The California Supreme Court has adopted a new three-part test to determine whether a worker is an independent contractor or an employee under California’s wage orders, which regulate wages, hours and working conditions. The highly anticipated ruling could have wide-ranging effects for businesses operating in California and beyond, as companies try to navigate the new gig economy. Continue Reading California Supreme Court Adopts New Independent Contractor Test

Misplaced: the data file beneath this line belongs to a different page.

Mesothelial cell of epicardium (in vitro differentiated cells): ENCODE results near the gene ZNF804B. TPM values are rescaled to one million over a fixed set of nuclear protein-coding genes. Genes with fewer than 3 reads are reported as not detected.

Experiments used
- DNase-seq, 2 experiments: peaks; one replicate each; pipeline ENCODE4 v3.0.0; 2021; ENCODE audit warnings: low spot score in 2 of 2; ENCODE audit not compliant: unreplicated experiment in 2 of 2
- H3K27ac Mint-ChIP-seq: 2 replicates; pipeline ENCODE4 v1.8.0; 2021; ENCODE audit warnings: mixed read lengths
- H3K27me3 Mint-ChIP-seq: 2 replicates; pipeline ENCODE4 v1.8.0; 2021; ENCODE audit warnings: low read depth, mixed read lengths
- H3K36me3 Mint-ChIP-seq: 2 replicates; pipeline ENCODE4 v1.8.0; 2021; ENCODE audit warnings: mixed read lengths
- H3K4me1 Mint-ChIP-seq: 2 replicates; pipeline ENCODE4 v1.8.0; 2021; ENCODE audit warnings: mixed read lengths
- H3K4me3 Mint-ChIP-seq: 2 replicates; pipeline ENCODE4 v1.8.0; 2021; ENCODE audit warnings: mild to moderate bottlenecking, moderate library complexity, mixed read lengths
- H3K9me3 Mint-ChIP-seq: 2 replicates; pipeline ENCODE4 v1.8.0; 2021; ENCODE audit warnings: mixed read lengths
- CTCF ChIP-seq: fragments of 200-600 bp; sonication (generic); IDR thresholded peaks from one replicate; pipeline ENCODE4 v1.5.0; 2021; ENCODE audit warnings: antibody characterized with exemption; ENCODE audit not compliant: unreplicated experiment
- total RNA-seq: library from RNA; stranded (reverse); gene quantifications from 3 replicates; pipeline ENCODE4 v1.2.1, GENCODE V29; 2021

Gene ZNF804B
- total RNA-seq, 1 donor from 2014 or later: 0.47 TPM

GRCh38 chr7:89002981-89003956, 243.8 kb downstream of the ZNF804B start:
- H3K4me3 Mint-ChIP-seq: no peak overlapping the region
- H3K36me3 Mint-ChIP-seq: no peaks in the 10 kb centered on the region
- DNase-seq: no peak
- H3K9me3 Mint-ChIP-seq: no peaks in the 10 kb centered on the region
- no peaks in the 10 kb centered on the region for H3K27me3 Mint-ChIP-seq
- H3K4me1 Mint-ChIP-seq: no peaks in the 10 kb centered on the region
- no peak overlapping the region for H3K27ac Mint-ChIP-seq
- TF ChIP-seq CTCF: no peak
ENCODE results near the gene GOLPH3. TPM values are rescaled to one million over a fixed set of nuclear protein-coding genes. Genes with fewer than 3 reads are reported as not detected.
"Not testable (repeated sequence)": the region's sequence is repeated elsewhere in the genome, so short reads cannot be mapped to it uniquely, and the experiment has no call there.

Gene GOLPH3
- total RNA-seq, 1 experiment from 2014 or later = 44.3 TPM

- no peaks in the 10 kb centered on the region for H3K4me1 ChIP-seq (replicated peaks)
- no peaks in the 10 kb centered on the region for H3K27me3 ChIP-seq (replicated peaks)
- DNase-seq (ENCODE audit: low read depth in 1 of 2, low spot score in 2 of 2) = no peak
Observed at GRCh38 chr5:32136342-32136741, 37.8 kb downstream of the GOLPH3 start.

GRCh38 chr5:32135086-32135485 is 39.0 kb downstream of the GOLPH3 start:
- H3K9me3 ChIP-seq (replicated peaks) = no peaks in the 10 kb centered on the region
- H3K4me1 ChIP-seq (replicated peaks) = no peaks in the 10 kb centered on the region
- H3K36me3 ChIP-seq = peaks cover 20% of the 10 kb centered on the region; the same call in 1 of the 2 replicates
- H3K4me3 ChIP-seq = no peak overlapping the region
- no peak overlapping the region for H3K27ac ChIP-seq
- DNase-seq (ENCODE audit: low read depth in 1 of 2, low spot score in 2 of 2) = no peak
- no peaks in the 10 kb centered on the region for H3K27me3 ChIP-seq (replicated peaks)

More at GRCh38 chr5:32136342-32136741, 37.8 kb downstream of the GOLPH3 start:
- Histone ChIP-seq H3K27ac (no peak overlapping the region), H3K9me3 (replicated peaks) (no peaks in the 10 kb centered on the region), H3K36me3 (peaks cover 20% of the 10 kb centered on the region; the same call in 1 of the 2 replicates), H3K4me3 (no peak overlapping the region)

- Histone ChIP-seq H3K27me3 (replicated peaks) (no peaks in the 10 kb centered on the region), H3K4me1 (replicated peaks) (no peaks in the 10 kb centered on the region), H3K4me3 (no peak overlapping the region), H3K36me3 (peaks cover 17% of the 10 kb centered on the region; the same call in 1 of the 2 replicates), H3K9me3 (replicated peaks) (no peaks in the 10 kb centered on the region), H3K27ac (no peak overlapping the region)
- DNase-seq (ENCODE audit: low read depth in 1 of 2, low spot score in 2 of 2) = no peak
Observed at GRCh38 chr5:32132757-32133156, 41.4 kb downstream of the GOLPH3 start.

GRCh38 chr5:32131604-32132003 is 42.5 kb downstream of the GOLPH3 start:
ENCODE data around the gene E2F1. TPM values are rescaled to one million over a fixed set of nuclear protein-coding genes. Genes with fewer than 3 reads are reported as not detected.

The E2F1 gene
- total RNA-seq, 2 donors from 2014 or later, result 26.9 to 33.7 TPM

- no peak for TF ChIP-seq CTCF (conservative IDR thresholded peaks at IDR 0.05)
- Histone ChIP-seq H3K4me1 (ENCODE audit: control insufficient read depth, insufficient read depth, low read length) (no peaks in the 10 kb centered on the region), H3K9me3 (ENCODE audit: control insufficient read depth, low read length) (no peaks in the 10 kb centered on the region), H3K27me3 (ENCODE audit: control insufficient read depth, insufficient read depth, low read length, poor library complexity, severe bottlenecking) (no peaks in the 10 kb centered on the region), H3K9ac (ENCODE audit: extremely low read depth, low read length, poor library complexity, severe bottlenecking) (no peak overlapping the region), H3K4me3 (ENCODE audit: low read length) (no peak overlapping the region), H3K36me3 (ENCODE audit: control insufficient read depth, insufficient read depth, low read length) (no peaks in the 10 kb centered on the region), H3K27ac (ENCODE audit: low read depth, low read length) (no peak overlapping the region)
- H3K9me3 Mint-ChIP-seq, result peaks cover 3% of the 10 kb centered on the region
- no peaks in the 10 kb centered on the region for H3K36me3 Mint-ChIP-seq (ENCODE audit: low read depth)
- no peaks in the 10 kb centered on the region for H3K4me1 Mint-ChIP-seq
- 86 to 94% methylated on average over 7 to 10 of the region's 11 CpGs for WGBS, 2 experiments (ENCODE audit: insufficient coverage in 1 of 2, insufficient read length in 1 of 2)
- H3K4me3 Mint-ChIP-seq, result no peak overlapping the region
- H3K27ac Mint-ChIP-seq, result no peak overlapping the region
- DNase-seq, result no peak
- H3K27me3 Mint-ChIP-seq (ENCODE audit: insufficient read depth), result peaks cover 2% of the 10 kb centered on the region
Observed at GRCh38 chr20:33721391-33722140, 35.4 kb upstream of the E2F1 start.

Since the United States Supreme Court’s decisions in Goodyear Dunlop Tires Operations, S.A. v. Brown, 564 U.S. 915 (2011) and Daimler AG v. Bauman, 134 S. Ct. 746 (2014)—and particularly in light of the Court’s more recent decisions in Bristol-Myers Squibb Co. v. Superior Court, 137 S. Ct. 1773 (2017) and BNSF Ry. Co. v. Tyrrell, 137 S. Ct. 1549 (2017)—courts across the country have applied a more exacting standard for assessing whether defendants can be subject to general personal jurisdiction in a particular forum. Under this standard, a plaintiff must demonstrate that the defendant’s contacts with the forum are so continuous and systematic as to render it “essentially at home” there. In most instances, a company is “essentially at home” only in the state where it is incorporated and the state where it operates its principal place of business. This has been a largely positive result for companies in the retail product industry that may have strategic incentive to avoid becoming subject to “all purpose” general personal jurisdiction in each state in which their products are sold. Continue Reading Challenging the Consent-Based Theory of General Personal Jurisdiction in Pennsylvania